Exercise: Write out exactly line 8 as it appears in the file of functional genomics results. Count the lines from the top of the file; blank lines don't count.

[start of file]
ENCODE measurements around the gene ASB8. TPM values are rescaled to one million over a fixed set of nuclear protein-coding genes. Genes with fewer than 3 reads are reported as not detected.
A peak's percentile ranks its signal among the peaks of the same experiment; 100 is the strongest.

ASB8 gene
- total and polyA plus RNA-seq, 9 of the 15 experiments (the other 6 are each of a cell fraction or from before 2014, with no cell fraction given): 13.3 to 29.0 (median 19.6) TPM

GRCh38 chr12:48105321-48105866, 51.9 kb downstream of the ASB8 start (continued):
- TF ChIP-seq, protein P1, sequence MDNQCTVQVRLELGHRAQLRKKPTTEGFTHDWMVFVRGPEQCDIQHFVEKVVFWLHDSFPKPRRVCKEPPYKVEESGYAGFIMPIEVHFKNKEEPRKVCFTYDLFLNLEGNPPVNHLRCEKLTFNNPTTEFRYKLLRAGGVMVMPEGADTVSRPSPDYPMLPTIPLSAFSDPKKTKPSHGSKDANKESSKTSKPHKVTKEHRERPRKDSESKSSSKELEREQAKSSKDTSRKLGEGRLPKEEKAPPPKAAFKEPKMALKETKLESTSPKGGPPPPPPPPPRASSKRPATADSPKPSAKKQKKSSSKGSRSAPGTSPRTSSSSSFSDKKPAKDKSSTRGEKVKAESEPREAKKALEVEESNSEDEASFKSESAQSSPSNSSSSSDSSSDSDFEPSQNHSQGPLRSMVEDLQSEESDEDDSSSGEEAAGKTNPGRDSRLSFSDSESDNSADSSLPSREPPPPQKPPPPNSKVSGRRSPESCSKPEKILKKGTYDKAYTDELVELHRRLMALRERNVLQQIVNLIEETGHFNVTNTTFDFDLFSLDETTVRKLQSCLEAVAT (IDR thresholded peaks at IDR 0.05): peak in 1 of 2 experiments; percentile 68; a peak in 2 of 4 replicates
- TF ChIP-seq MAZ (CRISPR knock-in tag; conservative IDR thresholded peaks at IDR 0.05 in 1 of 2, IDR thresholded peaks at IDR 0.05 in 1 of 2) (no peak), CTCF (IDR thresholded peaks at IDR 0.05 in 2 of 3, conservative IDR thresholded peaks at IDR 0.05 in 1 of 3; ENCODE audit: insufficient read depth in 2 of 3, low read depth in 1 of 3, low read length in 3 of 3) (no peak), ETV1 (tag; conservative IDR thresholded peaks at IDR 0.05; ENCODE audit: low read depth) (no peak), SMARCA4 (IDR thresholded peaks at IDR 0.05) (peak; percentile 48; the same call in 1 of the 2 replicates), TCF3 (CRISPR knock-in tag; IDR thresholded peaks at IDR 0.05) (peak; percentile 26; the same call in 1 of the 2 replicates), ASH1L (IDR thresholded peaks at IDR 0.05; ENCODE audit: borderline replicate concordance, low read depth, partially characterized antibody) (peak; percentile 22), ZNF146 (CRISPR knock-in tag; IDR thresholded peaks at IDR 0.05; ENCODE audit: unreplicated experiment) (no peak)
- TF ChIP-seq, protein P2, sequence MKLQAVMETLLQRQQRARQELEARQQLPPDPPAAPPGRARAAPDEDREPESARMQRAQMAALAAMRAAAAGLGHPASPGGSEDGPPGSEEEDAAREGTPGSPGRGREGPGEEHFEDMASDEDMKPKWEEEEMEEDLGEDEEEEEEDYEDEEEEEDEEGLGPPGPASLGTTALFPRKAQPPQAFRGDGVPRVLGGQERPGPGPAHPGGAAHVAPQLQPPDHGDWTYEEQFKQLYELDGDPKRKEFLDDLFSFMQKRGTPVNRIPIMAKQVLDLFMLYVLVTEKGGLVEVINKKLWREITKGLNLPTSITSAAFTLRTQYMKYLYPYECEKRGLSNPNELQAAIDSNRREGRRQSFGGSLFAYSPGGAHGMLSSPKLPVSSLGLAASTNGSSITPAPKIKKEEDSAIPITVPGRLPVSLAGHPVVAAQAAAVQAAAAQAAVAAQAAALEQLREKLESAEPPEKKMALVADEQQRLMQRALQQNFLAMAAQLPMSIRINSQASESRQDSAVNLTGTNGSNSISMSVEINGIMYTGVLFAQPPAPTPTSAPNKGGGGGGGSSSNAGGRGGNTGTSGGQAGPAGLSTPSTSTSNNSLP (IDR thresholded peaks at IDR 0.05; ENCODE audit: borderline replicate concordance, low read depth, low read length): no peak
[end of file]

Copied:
- TF ChIP-seq, protein P2, sequence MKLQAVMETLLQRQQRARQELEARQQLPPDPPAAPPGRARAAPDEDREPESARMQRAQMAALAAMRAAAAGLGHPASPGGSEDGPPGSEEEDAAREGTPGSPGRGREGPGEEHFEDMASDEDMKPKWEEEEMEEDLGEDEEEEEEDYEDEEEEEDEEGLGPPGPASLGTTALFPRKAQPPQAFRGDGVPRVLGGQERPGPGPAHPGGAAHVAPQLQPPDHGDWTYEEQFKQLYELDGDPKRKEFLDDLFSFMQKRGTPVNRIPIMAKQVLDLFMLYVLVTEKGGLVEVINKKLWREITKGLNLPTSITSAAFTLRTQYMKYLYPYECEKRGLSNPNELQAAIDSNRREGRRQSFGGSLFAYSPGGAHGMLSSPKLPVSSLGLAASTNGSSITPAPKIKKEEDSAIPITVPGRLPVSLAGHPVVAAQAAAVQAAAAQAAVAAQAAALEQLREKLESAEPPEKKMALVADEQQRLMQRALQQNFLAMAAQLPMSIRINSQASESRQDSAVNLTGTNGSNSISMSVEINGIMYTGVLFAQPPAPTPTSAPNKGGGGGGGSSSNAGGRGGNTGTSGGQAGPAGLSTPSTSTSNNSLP (IDR thresholded peaks at IDR 0.05; ENCODE audit: borderline replicate concordance, low read depth, low read length): no peak